Sunday, July 08, 2007

Only the Hip Shall Be Redemmed

More than a decade ago folk/punk band The Electrics wrote a great song, The Hip Shall Be Redeemed, with these immortal lines:

Only the hip shall be redeemed
The poor and the pathetic will all get creamed
When God comes back to judge us
He'll be wearing Levi jeans
'Cause only the hip shall be redeemed

This song has stayed with me since - the idea that the right sort of clothing (or the right music, haircut or anything else) has any value in the community of those following Jesus is so utterly repugnant that it beggars belief that people actually think that way. The song follows up with this great satire:

And if you do not look the part
The sorry man how sad thou art
If you don't fit our body can't be one

It has really bothered me as I have traveled on both sides of the atlantic that in the progressive churches and movements there is an increasing focus on looking hip. The number of trendy preachers, mission directors and others who wouldn't be seen dead in anything other than Nike trainers, the right label on their shirt or the right music on their iPod (and it has to be an iPod) has been noticable. I'm not sure if this is an attempt to be 'cool' or just an unconscious enculturalization but it means that the more important questions about the ethics of production and materialism get subjugated to having the right stuff.

Is this what the church should be?


  1. It's true, look at the worship leading style that Hillsongs is modelling. Not an ugly person in sight! Don't get me wrong I love Hillsong's music and maybe they are trying to use it to reach out but its creating a false reality and mirroring world values. Mike Pilivachi was once confronted by someone who complained that all his backing singers at soul survivor were always good looking. Fighting it he had to admit that 'ugly people can also sing'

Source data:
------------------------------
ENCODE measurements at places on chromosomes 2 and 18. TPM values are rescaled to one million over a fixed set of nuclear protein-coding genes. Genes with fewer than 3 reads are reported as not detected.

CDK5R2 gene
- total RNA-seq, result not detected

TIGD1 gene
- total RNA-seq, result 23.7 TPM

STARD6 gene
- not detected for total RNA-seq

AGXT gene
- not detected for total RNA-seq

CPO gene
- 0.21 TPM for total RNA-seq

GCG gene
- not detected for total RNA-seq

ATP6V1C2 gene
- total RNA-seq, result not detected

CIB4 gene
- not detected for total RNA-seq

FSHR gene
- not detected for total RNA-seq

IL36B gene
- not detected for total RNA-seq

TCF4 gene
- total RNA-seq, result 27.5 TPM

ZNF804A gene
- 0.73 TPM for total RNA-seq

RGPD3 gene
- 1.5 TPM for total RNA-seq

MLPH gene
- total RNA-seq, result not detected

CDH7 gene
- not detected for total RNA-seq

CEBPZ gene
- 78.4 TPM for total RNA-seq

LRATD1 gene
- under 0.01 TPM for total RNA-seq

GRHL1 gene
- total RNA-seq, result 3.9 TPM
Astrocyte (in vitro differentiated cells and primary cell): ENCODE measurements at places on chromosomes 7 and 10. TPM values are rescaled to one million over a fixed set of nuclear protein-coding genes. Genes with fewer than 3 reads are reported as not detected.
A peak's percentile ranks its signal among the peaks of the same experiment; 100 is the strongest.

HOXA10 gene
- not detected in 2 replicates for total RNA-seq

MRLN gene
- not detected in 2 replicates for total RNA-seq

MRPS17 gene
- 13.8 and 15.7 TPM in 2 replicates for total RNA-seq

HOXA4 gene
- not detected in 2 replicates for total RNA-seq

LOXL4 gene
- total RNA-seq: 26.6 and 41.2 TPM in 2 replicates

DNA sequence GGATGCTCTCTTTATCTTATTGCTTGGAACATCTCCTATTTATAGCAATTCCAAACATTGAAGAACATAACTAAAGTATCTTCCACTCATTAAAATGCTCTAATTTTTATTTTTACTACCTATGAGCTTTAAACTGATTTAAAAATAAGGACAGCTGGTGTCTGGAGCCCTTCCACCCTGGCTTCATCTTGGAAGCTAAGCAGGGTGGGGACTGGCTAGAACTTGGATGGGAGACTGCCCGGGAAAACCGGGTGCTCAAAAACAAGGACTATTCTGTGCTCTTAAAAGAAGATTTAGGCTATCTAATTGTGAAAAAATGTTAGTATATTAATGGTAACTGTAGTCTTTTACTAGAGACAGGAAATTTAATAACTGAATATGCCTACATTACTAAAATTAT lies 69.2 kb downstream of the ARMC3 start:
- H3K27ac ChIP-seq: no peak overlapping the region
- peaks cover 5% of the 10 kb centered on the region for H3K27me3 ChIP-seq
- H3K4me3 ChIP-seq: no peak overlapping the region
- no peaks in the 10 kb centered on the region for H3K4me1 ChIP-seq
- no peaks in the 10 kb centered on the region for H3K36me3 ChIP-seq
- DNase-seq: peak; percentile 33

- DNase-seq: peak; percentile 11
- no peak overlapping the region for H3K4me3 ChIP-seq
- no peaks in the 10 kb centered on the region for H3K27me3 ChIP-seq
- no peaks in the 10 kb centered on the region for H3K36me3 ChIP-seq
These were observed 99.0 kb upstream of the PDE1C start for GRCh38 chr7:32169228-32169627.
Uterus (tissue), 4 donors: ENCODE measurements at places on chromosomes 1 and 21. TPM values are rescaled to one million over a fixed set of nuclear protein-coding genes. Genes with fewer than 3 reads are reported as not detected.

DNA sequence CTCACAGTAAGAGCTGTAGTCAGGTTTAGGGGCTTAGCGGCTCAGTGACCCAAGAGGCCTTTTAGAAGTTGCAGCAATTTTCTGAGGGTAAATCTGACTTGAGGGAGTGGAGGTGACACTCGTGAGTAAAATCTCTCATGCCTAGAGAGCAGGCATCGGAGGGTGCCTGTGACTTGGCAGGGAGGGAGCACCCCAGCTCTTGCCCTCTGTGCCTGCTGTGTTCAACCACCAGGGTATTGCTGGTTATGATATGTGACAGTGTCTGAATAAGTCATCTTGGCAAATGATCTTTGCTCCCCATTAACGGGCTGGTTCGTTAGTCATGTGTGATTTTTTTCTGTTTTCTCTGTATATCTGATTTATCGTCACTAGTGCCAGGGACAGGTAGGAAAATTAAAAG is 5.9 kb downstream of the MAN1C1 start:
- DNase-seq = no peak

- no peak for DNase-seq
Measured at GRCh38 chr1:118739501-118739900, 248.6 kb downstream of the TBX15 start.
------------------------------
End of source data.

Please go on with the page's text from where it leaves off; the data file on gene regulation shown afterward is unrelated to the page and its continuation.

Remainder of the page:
2. so I guess I shouldn't buy a white belt now, huh?

    In all seriousness, though, it's true. And maybe for now it's the hip thing - looking hip with the right clothes, haircut, brands etc. But what was it before? It has always been something. Before it might have been the amount of wealth one had accumulated - if your kids went to the right Christian schools, if you had the summer house with the boat, etc.

    Truly, the body of Christ needs to be more inclusive than exclusive. This excluding 'you must be like us' movement has been around a long time, it's just the medium that delivers it that changes.

  3. I went to a Church in Teeside recently. There was a guy at the front who was really overweight, had overgrown hair, thinning on top, and was wearing very plain clothes, that didn't quite fit because he was so large.

    I thought it was great that they allowed him at the front to serve with the worship team.

    Then I realised he was the worship leader! And it was without doubt one of the most spontaneous, real and passionate worship times I have experiencesd for a long time, with lots of participation and even good humour.

    He might not look the part, but I would wager that he loves Jesus more than I do, because he certainly worships like he does!

    That Electrics song is a favourite of mine, ever since hearing them at Greenbelt. It makes a valid, and definitely understated point.


What are we here for?